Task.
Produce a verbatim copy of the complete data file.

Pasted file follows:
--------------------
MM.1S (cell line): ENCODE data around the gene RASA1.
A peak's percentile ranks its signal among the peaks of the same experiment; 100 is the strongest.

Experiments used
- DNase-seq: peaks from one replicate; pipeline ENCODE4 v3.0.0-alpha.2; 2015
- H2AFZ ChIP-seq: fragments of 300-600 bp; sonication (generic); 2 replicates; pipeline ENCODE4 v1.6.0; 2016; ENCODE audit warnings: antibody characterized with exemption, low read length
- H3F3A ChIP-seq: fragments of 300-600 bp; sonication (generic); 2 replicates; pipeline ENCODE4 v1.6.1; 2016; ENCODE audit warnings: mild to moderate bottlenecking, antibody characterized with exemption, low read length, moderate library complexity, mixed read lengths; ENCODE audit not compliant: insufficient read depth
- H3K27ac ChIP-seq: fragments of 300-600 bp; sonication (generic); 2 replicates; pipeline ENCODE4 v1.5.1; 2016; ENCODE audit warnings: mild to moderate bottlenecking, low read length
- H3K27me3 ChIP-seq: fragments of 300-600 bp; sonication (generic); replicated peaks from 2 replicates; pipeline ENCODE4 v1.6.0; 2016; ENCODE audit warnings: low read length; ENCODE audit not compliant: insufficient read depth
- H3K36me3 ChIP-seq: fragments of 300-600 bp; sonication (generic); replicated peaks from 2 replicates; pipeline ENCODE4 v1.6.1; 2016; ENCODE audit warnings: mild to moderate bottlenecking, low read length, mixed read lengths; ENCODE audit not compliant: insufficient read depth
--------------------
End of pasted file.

MM.1S (cell line): ENCODE data around the gene RASA1.
A peak's percentile ranks its signal among the peaks of the same experiment; 100 is the strongest.

Experiments used
- DNase-seq: peaks from one replicate; pipeline ENCODE4 v3.0.0-alpha.2; 2015
- H2AFZ ChIP-seq: fragments of 300-600 bp; sonication (generic); 2 replicates; pipeline ENCODE4 v1.6.0; 2016; ENCODE audit warnings: antibody characterized with exemption, low read length
- H3F3A ChIP-seq: fragments of 300-600 bp; sonication (generic); 2 replicates; pipeline ENCODE4 v1.6.1; 2016; ENCODE audit warnings: mild to moderate bottlenecking, antibody characterized with exemption, low read length, moderate library complexity, mixed read lengths; ENCODE audit not compliant: insufficient read depth
- H3K27ac ChIP-seq: fragments of 300-600 bp; sonication (generic); 2 replicates; pipeline ENCODE4 v1.5.1; 2016; ENCODE audit warnings: mild to moderate bottlenecking, low read length
- H3K27me3 ChIP-seq: fragments of 300-600 bp; sonication (generic); replicated peaks from 2 replicates; pipeline ENCODE4 v1.6.0; 2016; ENCODE audit warnings: low read length; ENCODE audit not compliant: insufficient read depth
- H3K36me3 ChIP-seq: fragments of 300-600 bp; sonication (generic); replicated peaks from 2 replicates; pipeline ENCODE4 v1.6.1; 2016; ENCODE audit warnings: mild to moderate bottlenecking, low read length, mixed read lengths; ENCODE audit not compliant: insufficient read depth